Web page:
Brave mother cat climbs through fenced gate with kittens in mouth

You have to be very impressed with this mom. She is brave and strong. She finds a way through this gate which is a considerable obstacle for her. She manages by using all her athleticism and courage. A testament to the strong mothering instincts of the domestic, stray and feral cat. You see the classic scruff of the neck 'bite' of the kittens which pacifies them allowing her to take control without interference from struggling kittens.

I am sometimes astounded at the skills of feline mothers in their abilities to overcome obstacles when relocating her family to a new den. They move their kittens quite often depending on the potential threat. This cat is clearly a community cat or she may be a working cat. It is clearly a building that is in use.

Community cat navigates through a tricky barrier with her kitten in her mouth to relocate to a new den
Community cat navigates through a tricky barrier with her kitten in her mouth to relocate to a new den

Community cat navigates through a tricky barrier with her kitten in her mouth to relocate to a new den
Community cat navigates through a tricky barrier with her kitten in her mouth to relocate to a new den

During the first weeks after birth, the mother provides three essentials: milk, warmth and security. She also has to stimulate urination and defecation. Kittens cannot manage this on their own. They lick each kitten's genital region at regular intervals which stimulates them to evacuate and she consumes what they produce to keep the nest clean and dry. The kittens begin to taste solid foods as they move into the second month of life. If the nest is approached by anyone or anything which is a threat to the kittens, she will defend them bravely and ferociously.

People still believe that the father of kittens is predisposed to killing them to bring the mother back into heat which is what you see when an incoming group of male lions take over a pride but this does not happen with respect to stray and domestic tomcats. Observations of European wildcats which is the precursor of the domestic cat reveal that far from being kitten-killers the males sometimes actively participate in rearing their young. This is been observed in zoos but in the wild where cats have very large territories the chances of a tomcat coming across a female in her den with her kittens is quite remote and therefore there is little opportunity for him to exercise paternal care and even paternal infanticide.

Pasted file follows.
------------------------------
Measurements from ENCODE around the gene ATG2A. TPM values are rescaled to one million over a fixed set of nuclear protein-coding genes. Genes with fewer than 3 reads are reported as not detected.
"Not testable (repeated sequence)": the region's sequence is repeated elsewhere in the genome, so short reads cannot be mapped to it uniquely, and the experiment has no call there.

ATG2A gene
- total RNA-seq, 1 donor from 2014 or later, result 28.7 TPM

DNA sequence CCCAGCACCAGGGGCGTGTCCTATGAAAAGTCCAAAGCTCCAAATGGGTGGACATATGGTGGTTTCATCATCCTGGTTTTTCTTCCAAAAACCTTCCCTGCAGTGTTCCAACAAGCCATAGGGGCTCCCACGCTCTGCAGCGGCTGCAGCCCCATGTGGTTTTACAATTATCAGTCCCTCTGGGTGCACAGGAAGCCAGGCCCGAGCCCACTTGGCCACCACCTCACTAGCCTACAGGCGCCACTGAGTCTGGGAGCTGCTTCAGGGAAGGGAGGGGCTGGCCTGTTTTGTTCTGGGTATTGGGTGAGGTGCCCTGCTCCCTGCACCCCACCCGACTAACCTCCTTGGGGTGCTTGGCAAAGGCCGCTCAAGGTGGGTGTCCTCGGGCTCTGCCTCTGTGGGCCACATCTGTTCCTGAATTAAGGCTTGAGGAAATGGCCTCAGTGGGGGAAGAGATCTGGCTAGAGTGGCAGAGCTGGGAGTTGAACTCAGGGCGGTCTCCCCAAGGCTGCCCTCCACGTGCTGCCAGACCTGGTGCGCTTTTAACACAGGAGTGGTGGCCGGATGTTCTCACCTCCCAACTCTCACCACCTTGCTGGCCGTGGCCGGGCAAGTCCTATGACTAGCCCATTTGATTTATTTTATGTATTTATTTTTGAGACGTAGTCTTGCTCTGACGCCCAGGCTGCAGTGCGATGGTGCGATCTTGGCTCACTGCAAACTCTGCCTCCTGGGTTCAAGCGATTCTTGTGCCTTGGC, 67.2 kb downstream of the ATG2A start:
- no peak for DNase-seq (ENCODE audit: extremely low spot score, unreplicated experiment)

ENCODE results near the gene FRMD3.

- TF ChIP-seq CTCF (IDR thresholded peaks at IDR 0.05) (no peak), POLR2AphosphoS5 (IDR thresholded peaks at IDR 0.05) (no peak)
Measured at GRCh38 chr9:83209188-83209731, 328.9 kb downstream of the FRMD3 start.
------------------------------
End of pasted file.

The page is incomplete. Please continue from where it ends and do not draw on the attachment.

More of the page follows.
Dr. Morris says that in a zoo setting where there is a greater likelihood of a tomcat meeting his kittens one of four reactions occurs: he simply ignores the kittens or behaves paternally towards them or the female attacks him as he approaches and that drives him away and fourthly the male kills the kittens but this is extremely rare. The three former ways are more likely. Dr. Morris explains the reason why a tomcat might kill his kittens and he describes the event as accidental. 

He tries to mate with a kitten and grabs the kitten by the scruff of the neck in his mouth as is typical for a male cat mating with a female. The kitten struggles and he bites tighter and tighter and finally kills the kitten accidentally. That is Dr. Morris' explanation of how a male stray or domestic cat might end up killing his kittens but this is not deliberate infanticide.

Note: This is a video from another website. Sometimes they are deleted at source which stops them working on this site. If that has happened, I apologise but I have no control over it.

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